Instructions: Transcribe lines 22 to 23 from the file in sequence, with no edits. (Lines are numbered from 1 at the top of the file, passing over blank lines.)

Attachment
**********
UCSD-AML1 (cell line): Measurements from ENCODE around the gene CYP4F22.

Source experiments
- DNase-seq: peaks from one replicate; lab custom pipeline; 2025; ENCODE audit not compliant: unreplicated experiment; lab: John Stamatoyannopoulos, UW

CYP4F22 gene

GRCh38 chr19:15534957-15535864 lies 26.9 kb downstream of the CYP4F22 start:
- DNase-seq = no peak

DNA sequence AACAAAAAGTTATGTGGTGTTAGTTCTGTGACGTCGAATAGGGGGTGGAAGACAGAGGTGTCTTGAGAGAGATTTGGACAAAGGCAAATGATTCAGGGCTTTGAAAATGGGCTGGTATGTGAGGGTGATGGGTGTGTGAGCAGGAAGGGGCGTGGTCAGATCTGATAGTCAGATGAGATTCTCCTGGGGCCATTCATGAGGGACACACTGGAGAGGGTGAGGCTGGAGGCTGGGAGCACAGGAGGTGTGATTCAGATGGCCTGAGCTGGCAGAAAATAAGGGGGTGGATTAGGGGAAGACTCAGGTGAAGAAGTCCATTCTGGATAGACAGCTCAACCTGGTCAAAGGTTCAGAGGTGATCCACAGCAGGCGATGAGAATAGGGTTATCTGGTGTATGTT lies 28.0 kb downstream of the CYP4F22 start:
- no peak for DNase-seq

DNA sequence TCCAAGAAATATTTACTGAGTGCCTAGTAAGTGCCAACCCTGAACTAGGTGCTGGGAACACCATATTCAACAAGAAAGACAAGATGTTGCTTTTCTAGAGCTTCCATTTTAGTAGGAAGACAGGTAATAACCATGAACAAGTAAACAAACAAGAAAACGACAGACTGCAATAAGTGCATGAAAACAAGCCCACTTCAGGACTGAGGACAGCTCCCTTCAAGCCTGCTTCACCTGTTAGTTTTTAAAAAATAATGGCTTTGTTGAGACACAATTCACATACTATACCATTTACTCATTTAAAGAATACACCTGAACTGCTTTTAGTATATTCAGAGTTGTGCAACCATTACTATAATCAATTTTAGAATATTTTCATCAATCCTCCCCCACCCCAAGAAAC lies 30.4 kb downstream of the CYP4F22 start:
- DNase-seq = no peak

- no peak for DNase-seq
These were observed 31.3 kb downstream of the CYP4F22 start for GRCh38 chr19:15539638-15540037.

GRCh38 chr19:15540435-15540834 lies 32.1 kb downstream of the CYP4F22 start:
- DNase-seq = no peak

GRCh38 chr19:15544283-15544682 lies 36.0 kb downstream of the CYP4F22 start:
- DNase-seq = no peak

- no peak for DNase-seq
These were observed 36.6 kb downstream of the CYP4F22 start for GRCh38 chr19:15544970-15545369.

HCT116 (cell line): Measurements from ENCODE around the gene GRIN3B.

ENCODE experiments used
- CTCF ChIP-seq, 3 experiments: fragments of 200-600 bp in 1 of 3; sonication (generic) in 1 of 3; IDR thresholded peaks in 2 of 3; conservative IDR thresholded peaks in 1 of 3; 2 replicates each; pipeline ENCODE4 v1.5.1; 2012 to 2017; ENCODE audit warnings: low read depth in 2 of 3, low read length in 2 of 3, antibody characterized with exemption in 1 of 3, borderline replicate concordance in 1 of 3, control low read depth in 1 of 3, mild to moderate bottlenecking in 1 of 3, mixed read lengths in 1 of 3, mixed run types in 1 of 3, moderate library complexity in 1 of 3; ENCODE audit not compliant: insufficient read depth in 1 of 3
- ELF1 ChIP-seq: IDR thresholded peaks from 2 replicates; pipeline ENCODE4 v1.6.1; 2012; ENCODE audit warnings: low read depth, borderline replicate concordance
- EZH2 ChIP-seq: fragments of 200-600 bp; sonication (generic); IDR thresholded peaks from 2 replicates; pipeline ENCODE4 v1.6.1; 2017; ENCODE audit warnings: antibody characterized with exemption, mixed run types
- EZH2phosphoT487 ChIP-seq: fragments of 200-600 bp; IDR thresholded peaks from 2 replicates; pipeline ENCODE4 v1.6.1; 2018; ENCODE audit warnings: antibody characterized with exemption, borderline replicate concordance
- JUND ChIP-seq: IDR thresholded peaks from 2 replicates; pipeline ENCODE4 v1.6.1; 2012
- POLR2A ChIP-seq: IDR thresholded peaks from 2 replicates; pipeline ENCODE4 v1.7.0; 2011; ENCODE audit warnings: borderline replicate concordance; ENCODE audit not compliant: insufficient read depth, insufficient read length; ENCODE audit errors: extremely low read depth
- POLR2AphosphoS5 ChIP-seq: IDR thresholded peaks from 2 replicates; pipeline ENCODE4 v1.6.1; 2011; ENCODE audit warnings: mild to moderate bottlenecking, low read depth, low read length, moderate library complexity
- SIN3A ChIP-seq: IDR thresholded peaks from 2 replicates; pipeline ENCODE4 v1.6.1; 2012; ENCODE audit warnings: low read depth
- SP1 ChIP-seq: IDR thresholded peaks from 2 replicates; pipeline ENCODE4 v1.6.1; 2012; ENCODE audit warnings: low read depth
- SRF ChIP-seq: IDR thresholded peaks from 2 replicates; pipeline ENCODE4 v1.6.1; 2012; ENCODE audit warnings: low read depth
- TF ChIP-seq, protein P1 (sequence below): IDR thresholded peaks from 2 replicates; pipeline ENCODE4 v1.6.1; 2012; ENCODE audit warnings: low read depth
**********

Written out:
- ELF1 ChIP-seq: IDR thresholded peaks from 2 replicates; pipeline ENCODE4 v1.6.1; 2012; ENCODE audit warnings: low read depth, borderline replicate concordance
- EZH2 ChIP-seq: fragments of 200-600 bp; sonication (generic); IDR thresholded peaks from 2 replicates; pipeline ENCODE4 v1.6.1; 2017; ENCODE audit warnings: antibody characterized with exemption, mixed run types